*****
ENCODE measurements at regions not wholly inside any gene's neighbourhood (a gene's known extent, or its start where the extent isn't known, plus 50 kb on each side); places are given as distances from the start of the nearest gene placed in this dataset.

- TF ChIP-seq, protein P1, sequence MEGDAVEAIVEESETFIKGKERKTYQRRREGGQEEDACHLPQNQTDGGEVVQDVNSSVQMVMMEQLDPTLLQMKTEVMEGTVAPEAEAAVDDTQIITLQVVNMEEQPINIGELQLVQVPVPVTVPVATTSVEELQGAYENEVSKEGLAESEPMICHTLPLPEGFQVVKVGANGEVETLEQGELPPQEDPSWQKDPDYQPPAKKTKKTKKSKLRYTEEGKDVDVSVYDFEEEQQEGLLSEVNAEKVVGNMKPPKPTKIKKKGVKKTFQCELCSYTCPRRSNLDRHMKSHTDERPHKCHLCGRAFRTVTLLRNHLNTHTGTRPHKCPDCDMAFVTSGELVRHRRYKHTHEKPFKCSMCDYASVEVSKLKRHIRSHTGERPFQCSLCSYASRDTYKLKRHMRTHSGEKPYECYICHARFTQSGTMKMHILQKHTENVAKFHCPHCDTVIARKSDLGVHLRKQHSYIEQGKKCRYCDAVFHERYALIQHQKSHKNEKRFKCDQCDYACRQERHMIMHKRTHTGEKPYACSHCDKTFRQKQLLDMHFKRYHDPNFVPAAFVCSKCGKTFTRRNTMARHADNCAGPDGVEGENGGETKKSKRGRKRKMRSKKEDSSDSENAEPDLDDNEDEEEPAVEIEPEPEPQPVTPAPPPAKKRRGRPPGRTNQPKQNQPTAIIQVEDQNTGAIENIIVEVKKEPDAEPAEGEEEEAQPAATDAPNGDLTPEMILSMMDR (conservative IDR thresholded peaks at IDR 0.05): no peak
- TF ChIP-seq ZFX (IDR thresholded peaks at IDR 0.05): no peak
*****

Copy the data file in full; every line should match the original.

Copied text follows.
ENCODE measurements at regions not wholly inside any gene's neighbourhood (a gene's known extent, or its start where the extent isn't known, plus 50 kb on each side); places are given as distances from the start of the nearest gene placed in this dataset.

- TF ChIP-seq, protein P1, sequence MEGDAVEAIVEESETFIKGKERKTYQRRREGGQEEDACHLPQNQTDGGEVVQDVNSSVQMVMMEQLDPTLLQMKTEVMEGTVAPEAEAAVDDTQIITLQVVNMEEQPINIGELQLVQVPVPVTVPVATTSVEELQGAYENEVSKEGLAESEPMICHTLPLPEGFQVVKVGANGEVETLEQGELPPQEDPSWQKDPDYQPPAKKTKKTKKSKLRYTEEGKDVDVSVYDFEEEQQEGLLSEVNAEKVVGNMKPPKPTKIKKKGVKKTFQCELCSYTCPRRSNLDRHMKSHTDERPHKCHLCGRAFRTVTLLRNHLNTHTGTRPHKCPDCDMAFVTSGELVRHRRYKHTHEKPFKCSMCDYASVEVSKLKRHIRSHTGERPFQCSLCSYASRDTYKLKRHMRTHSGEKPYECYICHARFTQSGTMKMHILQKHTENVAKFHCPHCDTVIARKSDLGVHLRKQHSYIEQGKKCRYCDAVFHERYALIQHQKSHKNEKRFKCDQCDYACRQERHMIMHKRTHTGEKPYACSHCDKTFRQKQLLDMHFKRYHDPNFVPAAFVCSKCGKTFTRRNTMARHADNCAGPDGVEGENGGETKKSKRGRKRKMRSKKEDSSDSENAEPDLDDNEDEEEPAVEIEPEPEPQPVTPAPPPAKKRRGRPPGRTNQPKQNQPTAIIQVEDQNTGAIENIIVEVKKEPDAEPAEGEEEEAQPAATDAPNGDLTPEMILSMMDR (conservative IDR thresholded peaks at IDR 0.05): no peak
- TF ChIP-seq ZFX (IDR thresholded peaks at IDR 0.05): no peak